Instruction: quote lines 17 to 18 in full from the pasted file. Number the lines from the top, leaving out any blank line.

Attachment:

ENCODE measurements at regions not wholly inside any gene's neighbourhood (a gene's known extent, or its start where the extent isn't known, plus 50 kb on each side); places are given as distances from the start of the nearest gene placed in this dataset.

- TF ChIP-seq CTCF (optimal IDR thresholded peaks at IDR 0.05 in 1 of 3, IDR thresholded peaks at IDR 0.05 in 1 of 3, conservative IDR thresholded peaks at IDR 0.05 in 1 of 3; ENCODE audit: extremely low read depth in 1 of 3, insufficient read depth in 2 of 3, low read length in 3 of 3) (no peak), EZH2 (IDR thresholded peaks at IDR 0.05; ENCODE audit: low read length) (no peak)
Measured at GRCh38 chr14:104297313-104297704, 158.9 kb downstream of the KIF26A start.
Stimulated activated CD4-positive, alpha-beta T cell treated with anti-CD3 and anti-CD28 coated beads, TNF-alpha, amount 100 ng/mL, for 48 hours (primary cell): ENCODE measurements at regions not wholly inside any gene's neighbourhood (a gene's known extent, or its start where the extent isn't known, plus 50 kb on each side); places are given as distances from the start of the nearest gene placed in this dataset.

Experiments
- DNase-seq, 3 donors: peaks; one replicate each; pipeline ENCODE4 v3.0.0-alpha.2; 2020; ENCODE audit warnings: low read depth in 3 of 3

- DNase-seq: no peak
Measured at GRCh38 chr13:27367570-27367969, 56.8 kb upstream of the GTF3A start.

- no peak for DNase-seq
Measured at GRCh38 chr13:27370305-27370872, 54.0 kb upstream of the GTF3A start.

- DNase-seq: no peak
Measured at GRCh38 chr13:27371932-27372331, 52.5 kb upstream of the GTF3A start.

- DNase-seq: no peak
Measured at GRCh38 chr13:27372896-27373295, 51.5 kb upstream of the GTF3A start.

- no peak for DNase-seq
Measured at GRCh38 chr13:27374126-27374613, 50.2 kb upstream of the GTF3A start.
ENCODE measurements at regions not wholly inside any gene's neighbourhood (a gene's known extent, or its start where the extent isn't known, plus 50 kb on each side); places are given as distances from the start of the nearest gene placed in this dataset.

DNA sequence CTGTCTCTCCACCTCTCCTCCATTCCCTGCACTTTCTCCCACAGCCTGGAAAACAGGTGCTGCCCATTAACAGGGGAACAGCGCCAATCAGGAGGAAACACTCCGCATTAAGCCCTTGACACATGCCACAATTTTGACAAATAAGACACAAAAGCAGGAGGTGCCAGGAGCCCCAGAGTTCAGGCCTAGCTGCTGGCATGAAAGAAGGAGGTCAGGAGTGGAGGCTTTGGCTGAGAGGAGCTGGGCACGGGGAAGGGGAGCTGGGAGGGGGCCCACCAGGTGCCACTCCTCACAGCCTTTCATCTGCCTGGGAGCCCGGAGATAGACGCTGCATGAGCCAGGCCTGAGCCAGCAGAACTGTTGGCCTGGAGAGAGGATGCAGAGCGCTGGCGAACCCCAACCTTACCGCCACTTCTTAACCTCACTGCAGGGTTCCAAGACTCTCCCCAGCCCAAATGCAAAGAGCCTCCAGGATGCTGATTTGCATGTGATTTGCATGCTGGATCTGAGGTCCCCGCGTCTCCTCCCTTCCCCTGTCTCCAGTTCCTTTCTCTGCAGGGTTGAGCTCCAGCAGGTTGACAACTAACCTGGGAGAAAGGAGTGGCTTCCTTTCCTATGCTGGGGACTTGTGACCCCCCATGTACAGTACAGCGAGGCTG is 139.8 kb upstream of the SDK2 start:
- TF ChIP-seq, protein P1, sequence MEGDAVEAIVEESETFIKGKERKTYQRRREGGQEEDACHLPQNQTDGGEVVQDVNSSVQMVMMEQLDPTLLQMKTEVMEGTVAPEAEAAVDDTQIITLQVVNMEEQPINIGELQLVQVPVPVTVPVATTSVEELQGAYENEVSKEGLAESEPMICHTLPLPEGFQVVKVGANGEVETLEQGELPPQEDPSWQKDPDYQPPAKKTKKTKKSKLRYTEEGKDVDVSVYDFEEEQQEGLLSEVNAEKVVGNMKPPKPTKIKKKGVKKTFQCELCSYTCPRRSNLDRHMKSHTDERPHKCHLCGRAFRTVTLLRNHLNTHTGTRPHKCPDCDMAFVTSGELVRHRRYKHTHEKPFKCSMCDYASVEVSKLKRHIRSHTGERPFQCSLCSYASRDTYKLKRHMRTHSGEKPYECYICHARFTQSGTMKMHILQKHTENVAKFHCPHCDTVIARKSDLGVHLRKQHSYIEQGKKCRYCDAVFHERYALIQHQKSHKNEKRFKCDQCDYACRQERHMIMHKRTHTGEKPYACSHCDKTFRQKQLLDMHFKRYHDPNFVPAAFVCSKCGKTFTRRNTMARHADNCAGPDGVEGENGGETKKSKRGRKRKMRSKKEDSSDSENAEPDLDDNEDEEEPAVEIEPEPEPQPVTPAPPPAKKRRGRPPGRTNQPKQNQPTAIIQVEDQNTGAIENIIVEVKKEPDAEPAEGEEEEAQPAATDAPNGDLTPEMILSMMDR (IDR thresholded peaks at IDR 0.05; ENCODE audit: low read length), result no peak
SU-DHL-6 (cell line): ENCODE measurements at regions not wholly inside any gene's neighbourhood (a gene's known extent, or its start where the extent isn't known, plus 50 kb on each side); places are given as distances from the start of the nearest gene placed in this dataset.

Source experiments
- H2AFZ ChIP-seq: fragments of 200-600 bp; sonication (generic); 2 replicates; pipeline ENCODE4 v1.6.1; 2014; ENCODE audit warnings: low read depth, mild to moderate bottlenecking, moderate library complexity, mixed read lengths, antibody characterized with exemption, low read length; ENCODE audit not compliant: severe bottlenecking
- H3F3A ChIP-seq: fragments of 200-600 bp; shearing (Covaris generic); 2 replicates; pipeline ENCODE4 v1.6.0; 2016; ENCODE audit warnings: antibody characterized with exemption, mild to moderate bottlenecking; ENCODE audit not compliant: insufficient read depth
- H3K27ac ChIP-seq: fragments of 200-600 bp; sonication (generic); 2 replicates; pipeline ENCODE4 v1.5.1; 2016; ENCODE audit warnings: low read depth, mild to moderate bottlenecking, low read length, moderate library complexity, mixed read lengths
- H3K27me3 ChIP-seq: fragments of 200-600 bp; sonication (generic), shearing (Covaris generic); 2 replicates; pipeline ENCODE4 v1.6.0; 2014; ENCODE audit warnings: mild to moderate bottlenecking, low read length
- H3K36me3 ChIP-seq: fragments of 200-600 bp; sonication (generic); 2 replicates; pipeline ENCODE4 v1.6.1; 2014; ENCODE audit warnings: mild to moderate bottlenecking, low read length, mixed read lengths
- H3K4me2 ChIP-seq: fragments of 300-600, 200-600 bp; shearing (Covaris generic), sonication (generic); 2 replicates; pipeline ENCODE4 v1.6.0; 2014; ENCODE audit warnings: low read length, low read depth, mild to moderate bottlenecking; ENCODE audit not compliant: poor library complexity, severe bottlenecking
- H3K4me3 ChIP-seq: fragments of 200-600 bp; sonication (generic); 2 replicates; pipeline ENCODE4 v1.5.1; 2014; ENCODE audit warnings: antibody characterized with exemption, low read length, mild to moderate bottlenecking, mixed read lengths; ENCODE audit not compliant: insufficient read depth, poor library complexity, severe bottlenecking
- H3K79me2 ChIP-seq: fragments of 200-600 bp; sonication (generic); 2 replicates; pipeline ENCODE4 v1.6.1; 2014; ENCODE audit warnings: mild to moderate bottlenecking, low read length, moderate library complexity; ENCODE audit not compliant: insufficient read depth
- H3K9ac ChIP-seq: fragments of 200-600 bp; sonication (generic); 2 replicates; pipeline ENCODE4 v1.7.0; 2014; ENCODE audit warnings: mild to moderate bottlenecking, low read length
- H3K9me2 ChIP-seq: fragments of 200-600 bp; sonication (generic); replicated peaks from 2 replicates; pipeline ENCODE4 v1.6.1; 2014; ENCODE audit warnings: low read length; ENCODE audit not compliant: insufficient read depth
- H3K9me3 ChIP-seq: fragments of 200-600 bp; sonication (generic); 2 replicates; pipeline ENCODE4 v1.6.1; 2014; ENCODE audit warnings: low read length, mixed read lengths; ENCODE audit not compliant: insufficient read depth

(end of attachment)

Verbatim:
ENCODE measurements at regions not wholly inside any gene's neighbourhood (a gene's known extent, or its start where the extent isn't known, plus 50 kb on each side); places are given as distances from the start of the nearest gene placed in this dataset.

DNA sequence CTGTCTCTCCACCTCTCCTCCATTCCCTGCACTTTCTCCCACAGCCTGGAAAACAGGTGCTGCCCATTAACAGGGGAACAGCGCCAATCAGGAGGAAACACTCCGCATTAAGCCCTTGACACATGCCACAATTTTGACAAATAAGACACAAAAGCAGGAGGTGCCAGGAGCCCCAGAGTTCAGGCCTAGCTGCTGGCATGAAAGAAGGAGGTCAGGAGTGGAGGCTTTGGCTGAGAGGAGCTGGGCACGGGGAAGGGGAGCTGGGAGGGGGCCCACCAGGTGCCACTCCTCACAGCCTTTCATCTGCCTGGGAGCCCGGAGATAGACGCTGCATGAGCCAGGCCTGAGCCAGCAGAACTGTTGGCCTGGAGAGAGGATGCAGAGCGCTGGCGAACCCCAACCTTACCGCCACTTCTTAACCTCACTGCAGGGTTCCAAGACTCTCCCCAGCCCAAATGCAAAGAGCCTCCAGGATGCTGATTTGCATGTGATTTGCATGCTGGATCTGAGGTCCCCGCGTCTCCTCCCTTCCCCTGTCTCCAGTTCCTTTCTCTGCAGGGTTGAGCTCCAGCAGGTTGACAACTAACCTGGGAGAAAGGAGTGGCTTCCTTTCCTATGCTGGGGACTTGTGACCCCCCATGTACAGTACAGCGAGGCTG is 139.8 kb upstream of the SDK2 start: